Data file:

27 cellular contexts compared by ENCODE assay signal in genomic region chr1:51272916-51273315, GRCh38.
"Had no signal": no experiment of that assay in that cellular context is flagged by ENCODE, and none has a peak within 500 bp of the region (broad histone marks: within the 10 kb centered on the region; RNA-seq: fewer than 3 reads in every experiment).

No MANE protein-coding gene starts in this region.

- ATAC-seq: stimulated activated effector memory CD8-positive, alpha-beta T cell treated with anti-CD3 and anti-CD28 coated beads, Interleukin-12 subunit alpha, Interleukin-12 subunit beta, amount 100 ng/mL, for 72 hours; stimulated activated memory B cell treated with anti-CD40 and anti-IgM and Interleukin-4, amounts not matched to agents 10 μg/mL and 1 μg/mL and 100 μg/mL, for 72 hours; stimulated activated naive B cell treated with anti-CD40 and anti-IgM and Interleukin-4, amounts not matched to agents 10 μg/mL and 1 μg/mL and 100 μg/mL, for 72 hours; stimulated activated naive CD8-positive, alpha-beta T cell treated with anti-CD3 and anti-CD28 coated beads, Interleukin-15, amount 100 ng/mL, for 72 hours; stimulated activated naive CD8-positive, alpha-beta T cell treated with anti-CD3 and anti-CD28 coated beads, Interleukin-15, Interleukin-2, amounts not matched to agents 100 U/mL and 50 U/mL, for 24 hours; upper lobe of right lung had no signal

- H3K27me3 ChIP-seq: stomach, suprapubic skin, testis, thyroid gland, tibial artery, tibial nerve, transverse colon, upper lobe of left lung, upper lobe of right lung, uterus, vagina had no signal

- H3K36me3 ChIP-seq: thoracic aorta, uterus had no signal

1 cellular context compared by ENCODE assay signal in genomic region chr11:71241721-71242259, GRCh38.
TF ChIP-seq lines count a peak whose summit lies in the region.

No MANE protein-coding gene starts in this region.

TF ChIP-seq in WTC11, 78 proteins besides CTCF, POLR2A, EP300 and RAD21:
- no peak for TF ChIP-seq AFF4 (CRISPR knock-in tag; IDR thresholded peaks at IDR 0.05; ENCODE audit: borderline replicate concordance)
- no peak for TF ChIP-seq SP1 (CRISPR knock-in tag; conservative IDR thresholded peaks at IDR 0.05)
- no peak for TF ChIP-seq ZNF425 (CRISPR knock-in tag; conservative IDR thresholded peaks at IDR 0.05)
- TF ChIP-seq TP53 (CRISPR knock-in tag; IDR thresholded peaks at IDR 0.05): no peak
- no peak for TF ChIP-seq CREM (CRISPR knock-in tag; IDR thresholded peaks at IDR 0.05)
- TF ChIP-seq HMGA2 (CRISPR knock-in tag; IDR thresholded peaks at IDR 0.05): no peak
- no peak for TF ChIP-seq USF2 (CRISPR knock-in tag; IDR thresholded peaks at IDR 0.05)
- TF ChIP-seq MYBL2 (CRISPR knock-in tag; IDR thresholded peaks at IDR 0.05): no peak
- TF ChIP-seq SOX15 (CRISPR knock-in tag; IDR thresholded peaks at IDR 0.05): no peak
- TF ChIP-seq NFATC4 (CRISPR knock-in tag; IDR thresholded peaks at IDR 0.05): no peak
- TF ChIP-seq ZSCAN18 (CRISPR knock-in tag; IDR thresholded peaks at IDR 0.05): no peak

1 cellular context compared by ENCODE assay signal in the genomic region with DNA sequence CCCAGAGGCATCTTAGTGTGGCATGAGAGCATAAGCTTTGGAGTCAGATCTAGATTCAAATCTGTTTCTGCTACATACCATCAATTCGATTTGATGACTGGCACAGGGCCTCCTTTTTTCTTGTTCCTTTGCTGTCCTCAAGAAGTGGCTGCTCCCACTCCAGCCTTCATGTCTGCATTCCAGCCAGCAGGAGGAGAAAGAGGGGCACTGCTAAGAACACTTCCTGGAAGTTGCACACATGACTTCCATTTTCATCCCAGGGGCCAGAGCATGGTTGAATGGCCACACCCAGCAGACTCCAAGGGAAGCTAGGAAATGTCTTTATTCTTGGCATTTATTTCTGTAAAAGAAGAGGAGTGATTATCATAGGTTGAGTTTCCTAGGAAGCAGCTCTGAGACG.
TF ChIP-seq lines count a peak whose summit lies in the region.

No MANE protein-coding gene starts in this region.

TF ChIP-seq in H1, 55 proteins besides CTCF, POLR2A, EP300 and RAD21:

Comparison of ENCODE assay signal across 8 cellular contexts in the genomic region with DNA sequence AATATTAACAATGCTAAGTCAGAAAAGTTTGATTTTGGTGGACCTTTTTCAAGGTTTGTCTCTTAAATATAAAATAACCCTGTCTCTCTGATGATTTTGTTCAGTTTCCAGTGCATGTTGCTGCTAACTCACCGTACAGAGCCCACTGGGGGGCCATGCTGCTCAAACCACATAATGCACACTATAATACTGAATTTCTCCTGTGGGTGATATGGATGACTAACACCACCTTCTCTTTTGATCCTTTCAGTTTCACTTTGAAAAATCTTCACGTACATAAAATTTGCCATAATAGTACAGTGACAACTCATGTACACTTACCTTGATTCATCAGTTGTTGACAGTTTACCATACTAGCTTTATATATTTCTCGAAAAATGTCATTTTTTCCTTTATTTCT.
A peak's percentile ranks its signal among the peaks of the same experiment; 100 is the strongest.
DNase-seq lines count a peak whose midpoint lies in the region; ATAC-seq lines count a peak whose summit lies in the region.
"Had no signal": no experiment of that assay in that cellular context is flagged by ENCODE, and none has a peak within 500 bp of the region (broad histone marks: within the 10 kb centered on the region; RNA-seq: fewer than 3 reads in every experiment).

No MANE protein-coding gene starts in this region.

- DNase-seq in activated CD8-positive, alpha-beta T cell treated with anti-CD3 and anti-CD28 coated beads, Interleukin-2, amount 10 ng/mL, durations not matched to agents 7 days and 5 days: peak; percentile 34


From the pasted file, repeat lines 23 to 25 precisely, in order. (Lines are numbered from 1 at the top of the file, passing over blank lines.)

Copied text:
TF ChIP-seq lines count a peak whose summit lies in the region.

No MANE protein-coding gene starts in this region.

TF ChIP-seq in H1, 55 proteins besides CTCF, POLR2A, EP300 and RAD21: